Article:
PHOTO: In this photo I have two Trojan L16 6V batteries wired in series for a 12V 400Ah bank. The charger is set for 14.4V and the batteries were allowed to become chock full. Once full all they needed, in order to not over shoot 14.4V, is 0.1A...
In the video below I have two group 27 batteries, in parallel, consisting of 160 Ah's at the 20 hour rate. The batteries had been recently equalized, specific gravity checked and tested. They were in excellent health for their age. Once equalized and fully charged they were left in float mode over night. Room temp in my shop was about 72F. These batteries were used but represent a good real world scenario for batteries that have been in use.
As you will see in the video below the current accepted or needed to maintain 14.4V, on these full batteries is just 0.2A.
TWO TENTHS OF ONE AMP AT 100% FULL TO MAINTAIN 14.4 VOLTS !!!!!
Two tenths of an amp is all these batteries will take when this full at 14.4V without over shooting 14.4V. Remember though, once full, they should be reduced to a float voltage and not held at 14.4V.
These batteries will taking this 0.1A - 0.2A for a few days days if given the 14.4 volts to do so but if held long enough the current needed to maintain 14,4V can drop even lower. Of course by now we are into severly over-charging the batteries. Maintaning a battery, that is already full, for multiple hours per day at absorption level, is simply not good for the batteries.
With an accurate enough charger or power supply, that can deliver steady mA current levels, they will accept roughly 0.02 - 0.08A at 13.6V or a 13.6V float voltage.
Most switch-mode chargers don't have the low amperage accuracy to do this so they will begin to "pulse" on and off when they get to low current levels. For older feroresonant chargers they begin pulsing on and off at much higher currents to maintain a voltage.
The actual acceptance rate of a full battery is a far cry from the often misguided and incorrect information spread around the net that;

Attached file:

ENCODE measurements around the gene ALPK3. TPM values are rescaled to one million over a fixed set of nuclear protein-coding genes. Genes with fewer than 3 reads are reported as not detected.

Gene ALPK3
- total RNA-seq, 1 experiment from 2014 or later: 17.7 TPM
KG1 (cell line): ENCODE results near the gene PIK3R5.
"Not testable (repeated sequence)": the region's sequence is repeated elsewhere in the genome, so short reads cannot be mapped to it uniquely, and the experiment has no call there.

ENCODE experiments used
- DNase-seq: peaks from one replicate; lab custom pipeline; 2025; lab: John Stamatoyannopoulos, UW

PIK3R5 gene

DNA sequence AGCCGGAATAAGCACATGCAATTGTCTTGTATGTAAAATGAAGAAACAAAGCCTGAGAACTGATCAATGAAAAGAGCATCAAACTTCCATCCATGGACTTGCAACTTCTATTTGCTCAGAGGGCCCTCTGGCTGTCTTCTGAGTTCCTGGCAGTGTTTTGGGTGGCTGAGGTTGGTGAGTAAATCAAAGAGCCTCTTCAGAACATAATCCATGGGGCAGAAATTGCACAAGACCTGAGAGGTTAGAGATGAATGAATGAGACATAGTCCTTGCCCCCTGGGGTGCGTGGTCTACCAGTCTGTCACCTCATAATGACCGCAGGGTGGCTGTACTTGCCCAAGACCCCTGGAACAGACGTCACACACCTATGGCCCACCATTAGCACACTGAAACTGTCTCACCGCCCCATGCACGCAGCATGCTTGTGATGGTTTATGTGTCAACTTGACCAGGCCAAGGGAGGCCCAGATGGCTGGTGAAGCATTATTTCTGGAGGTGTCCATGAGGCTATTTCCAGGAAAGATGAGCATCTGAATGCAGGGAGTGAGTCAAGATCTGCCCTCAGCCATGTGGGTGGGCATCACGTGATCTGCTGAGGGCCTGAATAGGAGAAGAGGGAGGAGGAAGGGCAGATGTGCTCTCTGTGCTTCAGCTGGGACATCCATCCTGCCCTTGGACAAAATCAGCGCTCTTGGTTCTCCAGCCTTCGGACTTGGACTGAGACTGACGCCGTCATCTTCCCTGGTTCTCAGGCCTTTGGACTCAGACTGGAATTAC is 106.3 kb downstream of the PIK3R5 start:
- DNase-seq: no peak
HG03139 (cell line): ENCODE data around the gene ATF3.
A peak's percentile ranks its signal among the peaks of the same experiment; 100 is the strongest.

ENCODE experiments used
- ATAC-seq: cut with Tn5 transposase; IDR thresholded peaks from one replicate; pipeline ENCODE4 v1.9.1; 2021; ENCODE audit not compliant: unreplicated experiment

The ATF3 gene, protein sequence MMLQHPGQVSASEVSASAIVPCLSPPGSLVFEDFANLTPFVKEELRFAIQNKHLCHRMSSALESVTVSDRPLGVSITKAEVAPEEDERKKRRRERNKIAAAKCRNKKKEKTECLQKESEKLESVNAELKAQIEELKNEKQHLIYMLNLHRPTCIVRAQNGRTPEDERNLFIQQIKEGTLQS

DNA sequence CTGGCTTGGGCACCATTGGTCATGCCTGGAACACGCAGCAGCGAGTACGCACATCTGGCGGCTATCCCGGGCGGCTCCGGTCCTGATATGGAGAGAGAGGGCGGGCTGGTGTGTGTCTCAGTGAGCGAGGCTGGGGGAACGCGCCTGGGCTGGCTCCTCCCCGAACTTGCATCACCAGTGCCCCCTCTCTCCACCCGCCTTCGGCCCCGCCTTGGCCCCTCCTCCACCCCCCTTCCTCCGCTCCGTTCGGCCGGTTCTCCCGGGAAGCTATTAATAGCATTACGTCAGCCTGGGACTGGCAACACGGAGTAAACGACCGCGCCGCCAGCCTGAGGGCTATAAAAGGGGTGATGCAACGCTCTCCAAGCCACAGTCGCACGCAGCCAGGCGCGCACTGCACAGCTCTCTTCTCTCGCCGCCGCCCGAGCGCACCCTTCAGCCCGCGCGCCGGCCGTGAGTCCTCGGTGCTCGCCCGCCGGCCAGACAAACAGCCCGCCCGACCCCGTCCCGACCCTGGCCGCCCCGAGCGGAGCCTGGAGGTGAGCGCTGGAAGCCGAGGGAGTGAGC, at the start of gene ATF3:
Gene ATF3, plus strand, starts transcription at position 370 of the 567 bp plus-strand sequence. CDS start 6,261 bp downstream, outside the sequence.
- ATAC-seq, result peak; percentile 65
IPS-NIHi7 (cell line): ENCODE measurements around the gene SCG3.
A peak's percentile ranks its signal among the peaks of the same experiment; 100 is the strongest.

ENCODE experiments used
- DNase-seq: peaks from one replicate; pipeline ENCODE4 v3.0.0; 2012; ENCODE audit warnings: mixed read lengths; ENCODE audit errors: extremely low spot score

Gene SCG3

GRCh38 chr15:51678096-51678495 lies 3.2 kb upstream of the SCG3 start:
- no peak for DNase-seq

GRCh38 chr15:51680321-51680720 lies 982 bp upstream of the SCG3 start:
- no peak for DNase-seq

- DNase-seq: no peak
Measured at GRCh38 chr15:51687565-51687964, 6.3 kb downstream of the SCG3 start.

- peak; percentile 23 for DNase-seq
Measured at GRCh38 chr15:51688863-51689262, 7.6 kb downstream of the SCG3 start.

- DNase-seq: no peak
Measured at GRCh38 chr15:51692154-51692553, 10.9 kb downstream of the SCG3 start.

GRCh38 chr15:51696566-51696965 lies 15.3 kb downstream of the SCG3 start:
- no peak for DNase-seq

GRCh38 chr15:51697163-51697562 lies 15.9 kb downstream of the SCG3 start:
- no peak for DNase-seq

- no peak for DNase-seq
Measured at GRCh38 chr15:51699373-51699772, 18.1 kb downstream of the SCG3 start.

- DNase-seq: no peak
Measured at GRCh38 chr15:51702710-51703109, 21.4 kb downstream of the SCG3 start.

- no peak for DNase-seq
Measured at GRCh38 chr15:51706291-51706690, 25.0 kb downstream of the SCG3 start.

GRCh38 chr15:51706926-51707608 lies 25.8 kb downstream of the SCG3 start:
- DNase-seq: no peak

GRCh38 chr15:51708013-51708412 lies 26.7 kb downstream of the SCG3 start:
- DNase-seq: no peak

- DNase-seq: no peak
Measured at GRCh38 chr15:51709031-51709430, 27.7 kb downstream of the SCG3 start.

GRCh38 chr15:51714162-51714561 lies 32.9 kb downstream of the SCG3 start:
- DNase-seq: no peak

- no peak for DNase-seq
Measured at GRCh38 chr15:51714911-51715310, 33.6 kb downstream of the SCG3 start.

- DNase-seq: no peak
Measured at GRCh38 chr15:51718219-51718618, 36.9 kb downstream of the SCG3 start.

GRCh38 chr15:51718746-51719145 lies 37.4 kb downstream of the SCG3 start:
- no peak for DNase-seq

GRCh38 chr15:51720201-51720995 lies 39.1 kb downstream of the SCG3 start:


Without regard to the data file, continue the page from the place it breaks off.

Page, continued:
"A full battery will accept 2% of its capacity indefinitely."
The above statement is simply misguided bovine-dung. This wives tale likely stems from resetting Ah counting battery monitors when a bank is accepting less than 2% of "C" or 2% of bank Ah capacity. It never meant the battery is 100% full at 2% of Ah capacity in current or that it would keep accepting that much current indefinitely. All it meant was that for an Ah counter, this is a good enough spot, on a boat or other off-grid application, to deem the bank "full". It was simply meant as a resetting-point an Ah counting battery monitors.
MISUNDERSTANDINGS, WIVES TALES & BAD ADVICE:
The general wisdom floating around the net is that a battery bank will accept 2% of its Ah rating, when full, and can do so indefinitely. This = FALSE.
What this guidance really means is that with some deep cycle flooded batteries there is really no need to continue charging, at absorption voltages, once the bank is accepting less than 2% of its Ah capacity in charge current, at absorption voltage. It does not mean this all the bank will continue to accept, in current, when 100% full..
AGM batteries, such as those made by Lifeline, are considered full when the net accepted current, at absorption voltage, drops to 0.5% of Ah capacity. Other manufacturers such as Odyssey & Deka/East Penn claim that 0.3% in accepted current would be a 100% full battery at absorption voltage if using absorption return-amperage as a definition of "full". Again, this is not chock-full, just full enough to stop pushing them at absorption levels and switch to a float voltage.
I suspect this 2% misunderstanding is where companies like West Marine advise that a solar panel with 1.5% of amp hour capacity in current potential does not need a controller. D'oh...! Bad advice....
Sadly there is a lot of information out there suggesting that a solar panel of 10% of Ah capacity, in wattage (10W panel for a 100Ah battery), or 1.5% of Ah capacity in amperage (1.5A panel for a 100Ah battery) does not need a charge controller?
It's All in How You Use the Bank:
Sure, in some cases where batteries are used or cycled daily, or even sometimes every third or fourth day, this unregulated charging can work and could be a sort of truth.
Conversely, when batteries are left to sit for weeks at a time, charged via a solar panel with no voltage regulation, it can actually become a dangerous situation. Battery health can suffer and this incomplete advice quickly becomes an untruth.
Many boats sit for days or multiple weeks between use with all loads turned OFF. In these situations the batteries can still get to 100% full even with just a 10% of Ah capacity panel in wattage, and can certainly over-charge with 1.5% of Ah capacity in panel amperage. Remember the 400Ah Trojan bank pictured above needed just 0.1A to maintain 14.4V.
1.5% of Ah capacity in current is a 6A panel for that 400Ah bank! When the the batteries eventually get to "full", and they eventually will with solar, they will have the voltage pushed well beyond the safe zone or far beyond where it where it should be. After a suitable absorption period batteries should always drop to safe float voltage level.
Having charged hundreds & hundreds of batteries in my shop, and watched the accepted current at varying voltages, these comments always made me cringe. The other day the question came up again and I decided to use my bench top power supply to illustrate this.